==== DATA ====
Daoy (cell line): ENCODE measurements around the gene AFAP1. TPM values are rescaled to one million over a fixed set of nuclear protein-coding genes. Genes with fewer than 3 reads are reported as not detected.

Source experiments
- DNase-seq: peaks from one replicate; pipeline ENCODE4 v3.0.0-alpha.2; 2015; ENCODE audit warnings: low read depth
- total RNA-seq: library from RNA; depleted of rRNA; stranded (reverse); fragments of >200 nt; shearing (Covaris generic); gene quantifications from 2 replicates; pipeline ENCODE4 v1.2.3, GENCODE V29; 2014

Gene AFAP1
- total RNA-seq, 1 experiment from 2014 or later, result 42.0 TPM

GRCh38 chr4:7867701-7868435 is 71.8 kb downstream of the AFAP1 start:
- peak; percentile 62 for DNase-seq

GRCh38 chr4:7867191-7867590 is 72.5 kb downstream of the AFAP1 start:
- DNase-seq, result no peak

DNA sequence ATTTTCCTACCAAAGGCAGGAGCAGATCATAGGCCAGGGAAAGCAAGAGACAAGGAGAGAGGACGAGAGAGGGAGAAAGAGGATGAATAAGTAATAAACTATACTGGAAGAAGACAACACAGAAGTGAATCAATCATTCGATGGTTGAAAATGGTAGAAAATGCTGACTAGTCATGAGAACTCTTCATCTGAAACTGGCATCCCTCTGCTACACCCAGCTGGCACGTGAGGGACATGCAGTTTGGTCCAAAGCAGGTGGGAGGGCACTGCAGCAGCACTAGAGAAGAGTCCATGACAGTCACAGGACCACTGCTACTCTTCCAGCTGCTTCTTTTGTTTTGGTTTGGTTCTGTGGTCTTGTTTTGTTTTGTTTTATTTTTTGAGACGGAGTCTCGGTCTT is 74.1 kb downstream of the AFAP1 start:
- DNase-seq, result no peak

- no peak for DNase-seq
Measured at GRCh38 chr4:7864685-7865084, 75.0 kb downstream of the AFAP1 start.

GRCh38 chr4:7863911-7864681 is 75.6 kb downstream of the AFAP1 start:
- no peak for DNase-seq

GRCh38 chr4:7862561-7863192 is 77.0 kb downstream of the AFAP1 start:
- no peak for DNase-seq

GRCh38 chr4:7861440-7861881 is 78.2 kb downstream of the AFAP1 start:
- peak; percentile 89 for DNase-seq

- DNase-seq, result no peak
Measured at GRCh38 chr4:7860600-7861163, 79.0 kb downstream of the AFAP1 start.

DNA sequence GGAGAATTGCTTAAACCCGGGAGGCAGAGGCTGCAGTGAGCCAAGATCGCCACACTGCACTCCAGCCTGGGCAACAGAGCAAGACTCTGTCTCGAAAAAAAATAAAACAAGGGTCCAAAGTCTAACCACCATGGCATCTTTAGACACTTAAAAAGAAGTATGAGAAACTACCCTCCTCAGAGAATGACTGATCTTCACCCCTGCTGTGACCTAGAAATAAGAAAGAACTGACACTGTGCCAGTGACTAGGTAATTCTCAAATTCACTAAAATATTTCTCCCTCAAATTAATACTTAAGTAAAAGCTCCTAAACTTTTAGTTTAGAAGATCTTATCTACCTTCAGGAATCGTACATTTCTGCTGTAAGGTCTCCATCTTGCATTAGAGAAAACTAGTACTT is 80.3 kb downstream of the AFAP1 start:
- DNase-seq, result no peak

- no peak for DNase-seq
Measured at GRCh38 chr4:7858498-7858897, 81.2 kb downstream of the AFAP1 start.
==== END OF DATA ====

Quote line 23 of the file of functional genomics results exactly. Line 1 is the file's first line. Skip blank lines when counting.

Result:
DNA sequence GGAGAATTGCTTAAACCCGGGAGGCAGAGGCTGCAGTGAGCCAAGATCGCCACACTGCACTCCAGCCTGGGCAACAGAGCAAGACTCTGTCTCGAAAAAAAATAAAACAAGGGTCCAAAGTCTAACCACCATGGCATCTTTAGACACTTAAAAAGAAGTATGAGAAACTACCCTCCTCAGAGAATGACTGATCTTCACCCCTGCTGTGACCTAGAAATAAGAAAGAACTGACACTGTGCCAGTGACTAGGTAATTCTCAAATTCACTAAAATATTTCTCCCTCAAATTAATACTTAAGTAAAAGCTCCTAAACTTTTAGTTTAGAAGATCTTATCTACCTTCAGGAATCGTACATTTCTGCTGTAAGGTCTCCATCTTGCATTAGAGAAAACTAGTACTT is 80.3 kb downstream of the AFAP1 start: